What wouldn't be valuable, though, would be an imaging study. Especially one like this. In Krendl et al.'s study, they induced threat in women by having them perform an Implicit Association Test (oh, brother!) that forced them to associate gender and math, and were told in the instructions that the experimenters were using this task because of the existence of gender-math stereotypes. So participants who took the gender-math IAT were in the "threat" condition, while another set of participants took an unrelated version of the IAT, and were thus in the "non-threat" condition. Next, the participants got into the fMRI machine, and took a math test that involved viewing equations (5 x 2 - 3 = 7), and indicating as fast as they could whether the equations were true or false. All the while, they were having pictures of their brain taken.

All that's fine, I suppose, but the resulting data suffers from two serious problems. The first, and most important problem, is that they didn't get the stereotype threat effect. Let me repeat that. They didn't get the stereotype threat effect!!! OK, now if you're going to an explain an effect, or at least argue that it occurs in certain regions of the brain, using imaging data, it would be a good idea to first get the effect. But no! Here's a graph of their data (from Krendl et al.'s Figure 1, p. 171) :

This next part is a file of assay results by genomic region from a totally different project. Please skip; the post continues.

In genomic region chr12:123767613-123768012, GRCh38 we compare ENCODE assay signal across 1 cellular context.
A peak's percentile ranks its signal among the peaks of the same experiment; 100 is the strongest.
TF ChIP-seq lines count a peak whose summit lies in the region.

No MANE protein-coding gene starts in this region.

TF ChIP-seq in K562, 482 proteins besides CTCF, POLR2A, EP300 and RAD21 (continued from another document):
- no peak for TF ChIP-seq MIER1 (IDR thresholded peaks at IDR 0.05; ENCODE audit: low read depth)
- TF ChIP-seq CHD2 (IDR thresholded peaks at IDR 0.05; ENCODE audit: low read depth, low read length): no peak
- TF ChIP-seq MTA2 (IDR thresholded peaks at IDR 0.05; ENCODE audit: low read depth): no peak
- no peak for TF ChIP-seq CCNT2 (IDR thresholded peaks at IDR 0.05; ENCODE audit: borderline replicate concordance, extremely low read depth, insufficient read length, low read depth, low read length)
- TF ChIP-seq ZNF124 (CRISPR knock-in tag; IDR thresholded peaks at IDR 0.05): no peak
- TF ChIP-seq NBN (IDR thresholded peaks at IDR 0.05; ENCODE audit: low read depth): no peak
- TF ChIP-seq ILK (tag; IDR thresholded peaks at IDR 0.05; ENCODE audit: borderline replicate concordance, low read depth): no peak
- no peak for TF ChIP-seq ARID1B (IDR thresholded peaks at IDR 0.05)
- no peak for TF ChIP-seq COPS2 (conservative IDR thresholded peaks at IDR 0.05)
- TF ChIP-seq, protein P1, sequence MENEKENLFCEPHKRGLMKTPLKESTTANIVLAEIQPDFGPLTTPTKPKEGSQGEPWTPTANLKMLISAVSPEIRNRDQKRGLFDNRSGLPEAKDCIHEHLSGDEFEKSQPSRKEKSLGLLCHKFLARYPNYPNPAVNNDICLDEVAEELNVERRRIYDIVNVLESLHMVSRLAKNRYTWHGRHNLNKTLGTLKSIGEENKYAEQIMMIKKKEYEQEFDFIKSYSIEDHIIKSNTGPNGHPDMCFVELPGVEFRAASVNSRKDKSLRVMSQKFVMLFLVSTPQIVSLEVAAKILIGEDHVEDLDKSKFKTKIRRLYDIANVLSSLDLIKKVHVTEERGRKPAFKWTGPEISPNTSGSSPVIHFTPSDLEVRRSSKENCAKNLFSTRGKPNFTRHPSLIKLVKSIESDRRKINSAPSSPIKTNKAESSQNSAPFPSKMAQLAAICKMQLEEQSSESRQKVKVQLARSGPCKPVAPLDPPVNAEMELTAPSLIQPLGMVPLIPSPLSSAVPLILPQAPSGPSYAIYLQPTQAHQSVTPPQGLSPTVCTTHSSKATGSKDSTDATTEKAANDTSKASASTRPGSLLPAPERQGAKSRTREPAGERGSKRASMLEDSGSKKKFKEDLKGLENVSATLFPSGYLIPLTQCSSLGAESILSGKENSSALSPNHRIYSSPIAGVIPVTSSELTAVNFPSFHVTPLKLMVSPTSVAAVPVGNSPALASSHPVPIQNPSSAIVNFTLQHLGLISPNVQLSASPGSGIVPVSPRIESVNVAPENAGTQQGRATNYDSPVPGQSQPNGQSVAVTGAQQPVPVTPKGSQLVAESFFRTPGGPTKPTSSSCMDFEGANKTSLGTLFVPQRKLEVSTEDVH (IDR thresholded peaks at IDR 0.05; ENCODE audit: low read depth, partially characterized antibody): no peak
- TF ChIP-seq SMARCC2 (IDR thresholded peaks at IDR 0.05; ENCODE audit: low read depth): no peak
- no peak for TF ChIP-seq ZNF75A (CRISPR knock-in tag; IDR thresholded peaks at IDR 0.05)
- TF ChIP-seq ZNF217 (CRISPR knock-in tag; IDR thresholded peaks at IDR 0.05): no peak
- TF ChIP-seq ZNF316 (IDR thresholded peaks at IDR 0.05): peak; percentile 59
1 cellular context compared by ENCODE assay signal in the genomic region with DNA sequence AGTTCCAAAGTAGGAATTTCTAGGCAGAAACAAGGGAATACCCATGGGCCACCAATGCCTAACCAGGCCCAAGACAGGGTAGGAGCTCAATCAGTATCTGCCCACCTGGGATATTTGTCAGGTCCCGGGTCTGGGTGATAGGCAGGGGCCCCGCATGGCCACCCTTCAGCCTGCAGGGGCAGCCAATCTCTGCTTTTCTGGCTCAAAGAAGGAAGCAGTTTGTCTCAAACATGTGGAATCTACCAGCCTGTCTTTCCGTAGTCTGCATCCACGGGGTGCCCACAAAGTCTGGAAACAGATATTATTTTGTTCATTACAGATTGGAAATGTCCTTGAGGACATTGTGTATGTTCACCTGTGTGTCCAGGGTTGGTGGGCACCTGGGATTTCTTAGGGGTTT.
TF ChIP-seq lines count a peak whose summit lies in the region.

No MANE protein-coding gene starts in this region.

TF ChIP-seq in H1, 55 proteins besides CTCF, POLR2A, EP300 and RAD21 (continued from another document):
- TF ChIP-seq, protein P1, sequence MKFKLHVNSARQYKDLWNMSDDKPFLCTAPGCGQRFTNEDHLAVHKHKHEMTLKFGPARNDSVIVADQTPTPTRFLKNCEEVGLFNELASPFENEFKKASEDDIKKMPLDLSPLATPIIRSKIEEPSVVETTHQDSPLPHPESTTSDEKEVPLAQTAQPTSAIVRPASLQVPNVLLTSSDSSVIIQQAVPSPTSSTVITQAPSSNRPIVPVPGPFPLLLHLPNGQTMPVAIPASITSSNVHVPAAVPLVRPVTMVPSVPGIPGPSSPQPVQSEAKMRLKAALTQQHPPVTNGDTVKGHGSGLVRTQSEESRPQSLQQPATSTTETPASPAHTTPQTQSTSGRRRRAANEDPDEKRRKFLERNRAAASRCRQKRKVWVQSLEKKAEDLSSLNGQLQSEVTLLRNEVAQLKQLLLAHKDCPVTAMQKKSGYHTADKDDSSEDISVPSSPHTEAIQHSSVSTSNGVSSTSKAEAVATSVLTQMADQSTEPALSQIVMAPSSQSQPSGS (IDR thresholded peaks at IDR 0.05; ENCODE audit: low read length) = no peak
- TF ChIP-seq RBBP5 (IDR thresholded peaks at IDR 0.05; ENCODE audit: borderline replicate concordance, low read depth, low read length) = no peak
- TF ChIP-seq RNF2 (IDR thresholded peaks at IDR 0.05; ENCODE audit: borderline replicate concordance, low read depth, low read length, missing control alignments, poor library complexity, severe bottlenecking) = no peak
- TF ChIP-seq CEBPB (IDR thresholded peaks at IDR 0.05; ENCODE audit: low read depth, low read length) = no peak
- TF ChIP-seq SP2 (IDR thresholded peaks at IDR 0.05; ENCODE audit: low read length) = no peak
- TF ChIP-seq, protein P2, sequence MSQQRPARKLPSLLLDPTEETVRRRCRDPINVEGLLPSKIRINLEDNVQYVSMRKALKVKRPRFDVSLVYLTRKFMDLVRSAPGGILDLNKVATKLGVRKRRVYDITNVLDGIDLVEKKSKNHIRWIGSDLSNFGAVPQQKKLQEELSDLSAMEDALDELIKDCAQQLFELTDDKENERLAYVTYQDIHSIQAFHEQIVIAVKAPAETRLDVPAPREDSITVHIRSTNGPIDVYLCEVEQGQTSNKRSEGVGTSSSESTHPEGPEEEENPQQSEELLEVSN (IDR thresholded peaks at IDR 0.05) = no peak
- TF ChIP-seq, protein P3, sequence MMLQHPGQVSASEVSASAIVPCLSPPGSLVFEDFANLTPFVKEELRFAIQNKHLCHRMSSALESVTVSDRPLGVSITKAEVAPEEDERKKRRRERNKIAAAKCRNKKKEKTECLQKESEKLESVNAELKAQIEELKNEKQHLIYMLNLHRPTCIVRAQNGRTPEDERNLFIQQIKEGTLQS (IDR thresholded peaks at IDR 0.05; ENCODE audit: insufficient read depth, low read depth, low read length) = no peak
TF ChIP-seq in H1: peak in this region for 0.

This is the accuracy data, and the first thing to notice is that Krendl et al.'s participants sucked at this task. The highest mean accuracy in any condition was just over 20%. Who knows why this is, perhaps the task was really difficult, perhaps the five seconds they were given to respond wasn't enough time, or perhaps they were anxious about being surrounded by a giant, super-powerful magnet, who's to say? But that's not really important. What's important is that if you look at the two bars on the right, the bar on the far right is slightly lower than the one on the left. This indicates that participants in the threat condition performed slightly worse after the threat manipulation than they did before it. Unfortunately, however, this difference wasn't quite statistically significant. In other words, the threat effect itself was not statistically significant! So, they're basing their imaging data conclusions on a non-significant behavioral effect. Oops.

Now to the imaging data. Krendl et al. found that, relative to the non-threat participants, participants in the threat condition showed less activation the left inferior
prefrontal cortex, left inferior parietal cortex, and the bilateral angular gyrus, during the second test (i.e., the one after the threat-inducing manipulation). These areas, it turns out, are associated with doing math. So what they've found, in essence, is that people who do better on math problems (i.e., those in the non-treat condition) show more activity in math-related brain areas than those who don't (in this case, those in the threat condition). That's, well, not exactly ground-breaking. And it doesn't tell us anything about stereotype threat. They did find greater activation for participants in the threat condition, relative to those in the non-threat condition, in the ventral anterior cingulate cortex. This area is associated with negative emotions. So, we know that when people are doing worse on a math test, they have more negative emotions. Again, we haven't learned anything about threat.